Exposé Online banner

S.O.S. — Looking for the Next One
(Cuneiform Rune 360/361, 1975/2013, 2CD)

by Peter Thelen, Published 2013-06-24

Looking for the Next One Cover artFormed in April 1974 by British jazz giants John Surman, Mike Osborne and Alan Skidmore, the unique thing about this ensemble is that all three members are primarily woodwind players. Osborne is an alto sax player, doubling on percussion; Skidmore plays tenor and soprano sax and doubles on drums; Surman plays soprano and baritone sax, bass clarinet, keyboards and synthesizer. No guitars of any kind here. Working with composed material and plenty of space for improvisation, the group made a single self-titled album on the Ogun label sometime in 1975 (reissued on CD in 2006). With Looking for the Next One, Cuneiform has released the ultimate set of supplemental material that connects many of the dots during the band's short three year existence. The first disc of this set is studio material recorded in '74, well before the LP's release, as well as some studio recordings from late '75, including several that could have been for a second album that never was to be. If you want to hear what a complete track with three saxes and no other instruments can do, "Rashied" – a track written by Rashied Ali, is exhibit A. On these 1974 tracks one can hear themes that would later find their way into the material for the studio LP, whereas on the later studio cuts from September '75, we hear the evolution of the band-composed "Country Dance" and some new directions that the trio was going, like "Q.E.Hall" and a sax arrangement of the traditional "Mountain Road," both with drummer Tony Levin sitting in. Most of the band's material is arranged for two woodwinds and one other instrument, which is usually – but not always Surman's piano or synths. The real gem here is the second disc, a 66 minute live set recorded at the Balver Hoehle jazz festival in July '74. The performance consists of two extended arrangements that contain several of the cuts that would end up on the studio record: "Country Dance," "Where’s Junior?" and "Cycle Motion" are parts of lengthy suite titled "Up There," while "Goliath" and "1st" are parts of a longer arrangement simply titled "Suite." Mastered by Mike King, there is a detailed history of the band in the booklet by Bill Shoemaker, as well as rare photos and press clips that make this set a must-have archival set for anyone interested in the British jazz scene of the 1970s.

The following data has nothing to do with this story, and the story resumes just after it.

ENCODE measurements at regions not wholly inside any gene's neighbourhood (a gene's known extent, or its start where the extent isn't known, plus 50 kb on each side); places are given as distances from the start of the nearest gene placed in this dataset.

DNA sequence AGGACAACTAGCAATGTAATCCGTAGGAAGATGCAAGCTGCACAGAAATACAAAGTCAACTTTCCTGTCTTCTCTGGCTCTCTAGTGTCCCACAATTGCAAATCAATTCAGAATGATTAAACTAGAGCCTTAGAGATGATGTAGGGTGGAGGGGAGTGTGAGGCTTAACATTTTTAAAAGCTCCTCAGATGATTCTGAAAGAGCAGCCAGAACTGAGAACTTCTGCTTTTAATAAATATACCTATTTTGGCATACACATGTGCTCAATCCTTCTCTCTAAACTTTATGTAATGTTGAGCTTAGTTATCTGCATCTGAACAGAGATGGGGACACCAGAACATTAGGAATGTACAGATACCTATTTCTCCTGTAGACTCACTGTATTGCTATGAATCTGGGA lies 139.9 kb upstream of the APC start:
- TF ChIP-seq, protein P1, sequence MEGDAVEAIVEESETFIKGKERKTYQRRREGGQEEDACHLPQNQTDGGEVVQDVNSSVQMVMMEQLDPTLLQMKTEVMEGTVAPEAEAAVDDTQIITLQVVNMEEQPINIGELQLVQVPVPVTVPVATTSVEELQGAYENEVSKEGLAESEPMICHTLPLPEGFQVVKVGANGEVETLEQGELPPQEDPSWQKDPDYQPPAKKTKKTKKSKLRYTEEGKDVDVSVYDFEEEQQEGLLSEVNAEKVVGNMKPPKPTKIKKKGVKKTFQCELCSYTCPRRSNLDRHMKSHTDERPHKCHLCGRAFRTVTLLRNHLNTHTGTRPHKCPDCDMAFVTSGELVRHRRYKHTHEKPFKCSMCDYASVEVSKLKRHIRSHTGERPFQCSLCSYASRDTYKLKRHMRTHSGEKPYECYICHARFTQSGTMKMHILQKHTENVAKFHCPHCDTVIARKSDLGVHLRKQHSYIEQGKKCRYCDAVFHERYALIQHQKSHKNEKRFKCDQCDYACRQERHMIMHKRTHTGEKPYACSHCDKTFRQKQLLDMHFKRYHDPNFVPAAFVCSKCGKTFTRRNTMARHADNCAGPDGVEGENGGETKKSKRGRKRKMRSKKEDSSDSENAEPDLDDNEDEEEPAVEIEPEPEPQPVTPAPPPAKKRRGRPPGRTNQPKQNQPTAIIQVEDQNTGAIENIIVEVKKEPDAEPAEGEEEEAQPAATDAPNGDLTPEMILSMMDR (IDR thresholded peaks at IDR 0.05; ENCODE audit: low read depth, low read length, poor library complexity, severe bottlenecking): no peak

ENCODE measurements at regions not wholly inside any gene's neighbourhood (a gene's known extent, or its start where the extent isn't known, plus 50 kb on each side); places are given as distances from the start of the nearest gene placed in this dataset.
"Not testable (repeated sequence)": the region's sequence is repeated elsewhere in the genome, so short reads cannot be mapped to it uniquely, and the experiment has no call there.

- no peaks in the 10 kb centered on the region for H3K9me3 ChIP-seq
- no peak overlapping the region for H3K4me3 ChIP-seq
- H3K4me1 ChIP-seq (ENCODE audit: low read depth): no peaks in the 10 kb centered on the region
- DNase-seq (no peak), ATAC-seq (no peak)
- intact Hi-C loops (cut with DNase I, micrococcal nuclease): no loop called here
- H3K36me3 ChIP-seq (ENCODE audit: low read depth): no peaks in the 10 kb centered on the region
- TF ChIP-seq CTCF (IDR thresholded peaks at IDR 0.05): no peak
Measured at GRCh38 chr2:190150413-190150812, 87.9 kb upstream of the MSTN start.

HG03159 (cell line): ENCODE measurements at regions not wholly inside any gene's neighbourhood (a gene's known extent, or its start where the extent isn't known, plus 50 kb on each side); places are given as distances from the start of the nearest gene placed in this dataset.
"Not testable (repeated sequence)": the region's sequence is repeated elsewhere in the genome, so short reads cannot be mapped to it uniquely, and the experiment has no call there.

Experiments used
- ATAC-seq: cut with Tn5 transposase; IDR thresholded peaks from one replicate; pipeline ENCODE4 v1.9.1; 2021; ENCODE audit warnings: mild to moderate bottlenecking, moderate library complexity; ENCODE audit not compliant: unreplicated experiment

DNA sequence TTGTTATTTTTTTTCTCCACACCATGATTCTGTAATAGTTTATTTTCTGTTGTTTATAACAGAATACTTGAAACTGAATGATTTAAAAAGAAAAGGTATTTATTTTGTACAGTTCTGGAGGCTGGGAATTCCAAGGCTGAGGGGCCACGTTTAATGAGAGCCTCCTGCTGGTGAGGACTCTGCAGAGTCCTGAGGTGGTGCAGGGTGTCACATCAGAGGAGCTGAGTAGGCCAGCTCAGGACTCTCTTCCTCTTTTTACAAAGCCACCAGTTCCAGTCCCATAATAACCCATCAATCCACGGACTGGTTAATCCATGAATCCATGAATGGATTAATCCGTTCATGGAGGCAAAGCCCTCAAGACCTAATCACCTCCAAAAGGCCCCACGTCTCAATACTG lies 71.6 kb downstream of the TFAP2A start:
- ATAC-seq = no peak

Filed under: Archives, 2013 releases, 1975 recordings

Related artist(s): John Surman, S.O.S., Alan Skidmore

Latest news

2018-09-29
Marty Balin RIP – One of the architects of the 60s psychedelic sound of San Francisco has died at the age of 76. Marty Balin was a singer, songwriter, and guitarist who was one of the founders of Jefferson Airplane. After the split of the original Airplane, Balin went on to form the highly successful Jefferson Starship. » Read more

2018-09-25
Help the Psychic Equalizer Avoid Extinction – Last year we reviewed the debut album by Psychic Equalizer, a musical project of Hugo Selles. He's now working on the ambitious follow-up to that release, and is seeking funding from listeners around the world. » Read more

2018-09-05
Krautrock Documentary Seeks Funding – The next installment of the Progressive Warriors documentary series will focus on the vast body of music that falls under the banner of "krautrock." As most of our readers will know, previous films have tackled RIO and the Canterbury scene, as well as what we might call "mainstream" prog rock. » Read more

2018-07-31
Tomasz Stańko RIP – Tomasz Stańko, one of the greats of Eastern European jazz, has died at the age of 76. Stańko's career started in Krzysztof Komeda's quintet, where he contributed trumpet from 1963-1967, when he formed his own group. He worked extensively with Edward Vesala, Don Cherry, Zbigniew Seifert, Chico Freeman, Howard Johnson, Cecil Taylor, and many others. Many of his recordings have been released by ECM, an association that began in the mid-70s. » Read more

2018-07-09
Soft Machine Set to Release New Music – It's been 50 years since The Soft Machine changed the face of music with their first album. Their blend of psychedelic rock and jazz was unique, and while the band went through many changes before disbanding in 1981 — by which time there were no original members remaining — they remained an innovative force with a style all their own. » Read more


Previously in Exposé...

Light - The Story of Moses – This album sprouts directly from the treasure trove of Dutch prog rock, although it took a Spanish label to finally release it on CD. The music is inspired by the great classic composer Bach, but in...  (2007) » Read more



Listen & discover



Print issues